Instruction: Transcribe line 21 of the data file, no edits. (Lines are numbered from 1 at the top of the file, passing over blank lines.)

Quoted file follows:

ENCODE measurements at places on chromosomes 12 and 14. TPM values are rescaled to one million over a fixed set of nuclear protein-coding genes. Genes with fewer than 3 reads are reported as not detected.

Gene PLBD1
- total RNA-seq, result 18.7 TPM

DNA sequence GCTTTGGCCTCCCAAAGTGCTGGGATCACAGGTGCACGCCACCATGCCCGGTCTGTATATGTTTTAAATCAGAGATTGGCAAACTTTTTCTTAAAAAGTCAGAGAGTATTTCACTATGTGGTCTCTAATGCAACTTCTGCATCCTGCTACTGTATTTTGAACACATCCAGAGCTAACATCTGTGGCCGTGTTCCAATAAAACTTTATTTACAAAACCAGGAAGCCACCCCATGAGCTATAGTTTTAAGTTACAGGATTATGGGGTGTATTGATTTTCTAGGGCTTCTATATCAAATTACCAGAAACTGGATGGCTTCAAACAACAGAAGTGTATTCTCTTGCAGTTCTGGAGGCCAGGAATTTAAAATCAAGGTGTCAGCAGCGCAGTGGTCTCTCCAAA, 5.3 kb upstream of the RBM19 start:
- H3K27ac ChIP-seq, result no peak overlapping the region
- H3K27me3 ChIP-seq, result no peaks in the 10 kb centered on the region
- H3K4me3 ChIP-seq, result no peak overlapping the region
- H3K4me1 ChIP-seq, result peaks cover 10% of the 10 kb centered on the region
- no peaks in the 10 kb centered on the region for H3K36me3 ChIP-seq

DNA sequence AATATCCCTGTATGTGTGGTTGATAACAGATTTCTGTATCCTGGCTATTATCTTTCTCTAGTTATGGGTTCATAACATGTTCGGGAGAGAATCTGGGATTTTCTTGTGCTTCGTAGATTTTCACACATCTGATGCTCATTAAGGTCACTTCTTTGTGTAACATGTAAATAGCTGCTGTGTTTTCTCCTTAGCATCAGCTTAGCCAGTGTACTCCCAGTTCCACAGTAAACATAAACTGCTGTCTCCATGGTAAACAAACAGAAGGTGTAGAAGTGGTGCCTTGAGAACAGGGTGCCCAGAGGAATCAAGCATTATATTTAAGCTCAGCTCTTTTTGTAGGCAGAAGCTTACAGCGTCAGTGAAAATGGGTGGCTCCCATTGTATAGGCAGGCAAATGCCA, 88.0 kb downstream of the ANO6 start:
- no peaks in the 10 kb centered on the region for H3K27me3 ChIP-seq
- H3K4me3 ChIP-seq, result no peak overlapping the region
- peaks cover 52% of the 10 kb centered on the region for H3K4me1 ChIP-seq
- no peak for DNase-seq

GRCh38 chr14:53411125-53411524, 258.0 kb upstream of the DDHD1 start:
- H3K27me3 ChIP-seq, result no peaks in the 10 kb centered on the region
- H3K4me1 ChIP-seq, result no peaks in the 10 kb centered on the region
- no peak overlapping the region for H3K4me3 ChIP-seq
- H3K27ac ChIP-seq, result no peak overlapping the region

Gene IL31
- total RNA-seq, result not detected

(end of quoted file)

- total RNA-seq, result not detected